Paul's Blog » holidays

  • Happy May Day!

    May Day is an ancient celebration of Spring! It is a tradition that is celebrated in many cultures in many different ways. Let’s take a look at a few of them. In the United States, it isn’t so widely celebrated, but in Europe, for centuries , May Day includes dances, singing, cakes and celebratory parties. The earliest occurrence found of May Day come form the Roman festival honoring the goddess of flowers, Flora, the festival being called Floralia.  Most people have heard of or seen a Maypole in their lives. This comes from old and ancient pagan traditions, which is...

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  • Happy Spring!

    Happy Spring! Just a few days ago, on March 20th, it was the first full day of Spring, or as it is called in some parts of the world, the Vernal Equinox. Which you may or may not know that all that means is that today is a day where there is an equal amount of light and dark and from here on out the days will be longer than the nights, until that time in the summer when we are sitting outside still at 9pm in the light and every parent is fighting with their child(res) to go to...

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  • Winter Idioms, saying and phrases. Expand your English this Winter!

    The weather has been weird the last few weeks here in Chicago, but make no mistake, we are STILL in the cold grip of winter for the next several months. So, we thought it would be nice to give you something to cozy up to this weekend while you also expand your English vocabulary and comprehension skills. Continually working on vocabulary is a great way to improve your English. Here we will share with you some saying, phrases and idioms commonly used in English that have to do with winter. As most of you know, an idiom is a special...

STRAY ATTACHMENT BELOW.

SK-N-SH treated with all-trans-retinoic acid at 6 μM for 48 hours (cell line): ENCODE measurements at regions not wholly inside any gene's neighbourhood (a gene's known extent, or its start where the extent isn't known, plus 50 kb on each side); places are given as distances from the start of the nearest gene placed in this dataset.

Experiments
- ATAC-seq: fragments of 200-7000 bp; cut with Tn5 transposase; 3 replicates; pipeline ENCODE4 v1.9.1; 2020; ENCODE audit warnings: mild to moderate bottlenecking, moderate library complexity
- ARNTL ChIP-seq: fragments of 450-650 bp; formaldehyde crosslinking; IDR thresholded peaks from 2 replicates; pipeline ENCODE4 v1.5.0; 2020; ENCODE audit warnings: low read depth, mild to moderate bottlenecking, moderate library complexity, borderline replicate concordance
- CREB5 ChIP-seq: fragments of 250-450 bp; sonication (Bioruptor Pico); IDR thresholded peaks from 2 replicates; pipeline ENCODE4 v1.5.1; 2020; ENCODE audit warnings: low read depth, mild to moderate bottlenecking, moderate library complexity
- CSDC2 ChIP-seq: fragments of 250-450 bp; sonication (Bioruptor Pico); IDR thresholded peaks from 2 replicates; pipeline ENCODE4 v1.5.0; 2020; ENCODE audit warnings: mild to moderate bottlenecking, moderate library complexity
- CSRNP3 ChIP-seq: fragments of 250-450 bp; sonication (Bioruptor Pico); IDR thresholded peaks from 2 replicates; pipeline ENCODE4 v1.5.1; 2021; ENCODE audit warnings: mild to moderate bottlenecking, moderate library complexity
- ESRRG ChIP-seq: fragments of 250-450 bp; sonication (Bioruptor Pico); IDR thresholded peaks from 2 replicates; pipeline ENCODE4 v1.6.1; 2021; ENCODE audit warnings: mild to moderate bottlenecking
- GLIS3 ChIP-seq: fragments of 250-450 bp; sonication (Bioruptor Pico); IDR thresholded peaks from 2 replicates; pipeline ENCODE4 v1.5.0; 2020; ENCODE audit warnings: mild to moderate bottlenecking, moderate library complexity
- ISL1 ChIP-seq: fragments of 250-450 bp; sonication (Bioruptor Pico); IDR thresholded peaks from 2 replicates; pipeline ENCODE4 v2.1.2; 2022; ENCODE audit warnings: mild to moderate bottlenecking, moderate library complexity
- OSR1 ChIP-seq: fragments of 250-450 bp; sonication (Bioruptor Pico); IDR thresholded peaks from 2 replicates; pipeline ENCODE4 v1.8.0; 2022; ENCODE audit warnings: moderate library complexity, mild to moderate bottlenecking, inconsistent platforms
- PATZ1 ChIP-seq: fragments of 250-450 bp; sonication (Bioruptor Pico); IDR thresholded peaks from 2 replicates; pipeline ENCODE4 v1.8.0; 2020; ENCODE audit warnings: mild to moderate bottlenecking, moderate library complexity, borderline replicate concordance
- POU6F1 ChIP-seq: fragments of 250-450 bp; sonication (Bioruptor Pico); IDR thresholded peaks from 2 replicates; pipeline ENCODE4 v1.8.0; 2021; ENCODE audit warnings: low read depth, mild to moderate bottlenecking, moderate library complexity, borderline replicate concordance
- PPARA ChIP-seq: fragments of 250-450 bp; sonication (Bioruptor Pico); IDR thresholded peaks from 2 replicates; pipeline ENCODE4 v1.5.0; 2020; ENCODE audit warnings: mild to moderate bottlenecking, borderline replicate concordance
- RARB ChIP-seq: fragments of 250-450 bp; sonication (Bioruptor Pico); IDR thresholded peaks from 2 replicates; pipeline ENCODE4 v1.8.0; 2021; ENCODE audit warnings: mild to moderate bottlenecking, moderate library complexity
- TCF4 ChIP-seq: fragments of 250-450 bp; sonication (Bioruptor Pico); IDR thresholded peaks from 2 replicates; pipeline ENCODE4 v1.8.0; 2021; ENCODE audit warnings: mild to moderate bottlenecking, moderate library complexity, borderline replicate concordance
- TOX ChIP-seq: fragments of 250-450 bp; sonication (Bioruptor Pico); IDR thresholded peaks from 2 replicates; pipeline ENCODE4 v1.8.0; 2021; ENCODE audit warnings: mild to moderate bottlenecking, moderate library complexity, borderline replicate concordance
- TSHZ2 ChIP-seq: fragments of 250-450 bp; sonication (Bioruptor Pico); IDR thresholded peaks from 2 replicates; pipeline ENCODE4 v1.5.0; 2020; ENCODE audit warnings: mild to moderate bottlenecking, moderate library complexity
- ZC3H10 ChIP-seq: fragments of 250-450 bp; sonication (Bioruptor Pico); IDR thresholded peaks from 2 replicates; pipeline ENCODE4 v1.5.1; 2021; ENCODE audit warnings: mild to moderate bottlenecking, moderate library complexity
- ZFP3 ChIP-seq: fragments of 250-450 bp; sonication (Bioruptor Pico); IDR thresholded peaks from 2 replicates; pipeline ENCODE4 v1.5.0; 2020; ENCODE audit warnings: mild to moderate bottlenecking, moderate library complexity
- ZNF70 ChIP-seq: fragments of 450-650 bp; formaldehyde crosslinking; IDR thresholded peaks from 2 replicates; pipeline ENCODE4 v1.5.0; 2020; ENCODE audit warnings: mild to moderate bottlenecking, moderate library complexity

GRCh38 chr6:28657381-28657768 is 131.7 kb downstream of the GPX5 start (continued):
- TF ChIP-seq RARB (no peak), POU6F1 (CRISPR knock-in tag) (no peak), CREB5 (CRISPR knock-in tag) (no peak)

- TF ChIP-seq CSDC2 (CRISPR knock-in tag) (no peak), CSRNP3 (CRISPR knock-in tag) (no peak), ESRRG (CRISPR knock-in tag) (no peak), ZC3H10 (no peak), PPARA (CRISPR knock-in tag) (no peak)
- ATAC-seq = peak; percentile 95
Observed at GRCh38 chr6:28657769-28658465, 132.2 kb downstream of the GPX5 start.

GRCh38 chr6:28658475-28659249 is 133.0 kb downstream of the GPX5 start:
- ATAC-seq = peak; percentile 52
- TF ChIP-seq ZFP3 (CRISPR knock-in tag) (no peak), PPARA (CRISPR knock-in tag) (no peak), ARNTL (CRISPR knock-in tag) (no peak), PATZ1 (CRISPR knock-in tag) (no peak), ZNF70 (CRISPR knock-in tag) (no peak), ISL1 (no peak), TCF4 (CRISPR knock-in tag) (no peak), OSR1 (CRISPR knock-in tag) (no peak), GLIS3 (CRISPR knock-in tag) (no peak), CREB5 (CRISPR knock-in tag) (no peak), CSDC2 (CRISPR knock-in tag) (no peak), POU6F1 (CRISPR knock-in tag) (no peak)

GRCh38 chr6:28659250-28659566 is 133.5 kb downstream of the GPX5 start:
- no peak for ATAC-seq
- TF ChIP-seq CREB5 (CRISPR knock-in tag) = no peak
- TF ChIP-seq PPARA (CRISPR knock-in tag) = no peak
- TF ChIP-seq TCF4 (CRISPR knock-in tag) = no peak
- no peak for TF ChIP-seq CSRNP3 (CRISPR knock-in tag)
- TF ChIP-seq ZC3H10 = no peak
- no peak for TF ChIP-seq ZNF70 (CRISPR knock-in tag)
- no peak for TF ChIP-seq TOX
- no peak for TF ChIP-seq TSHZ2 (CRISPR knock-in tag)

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  • Why do we celebrate Halloween anyway?

    The history of halloween is a long and complex.  And the ancient beginnings of Halloween are even contested if you ask various groups of people! But let’s go through some of the more widely believed and confirmed details of the fun and meaningful holiday. Besides being a time of much superstition, it is a holiday steeped in tradition. With it’s origins coming from the Celtic festival of Samhain (pronounced: ‘sow-in’), meaning Summers End, in which people would light bonfires and wear costumes to ward off roaming ghosts and spirits as it was believed the veil between the living and the...

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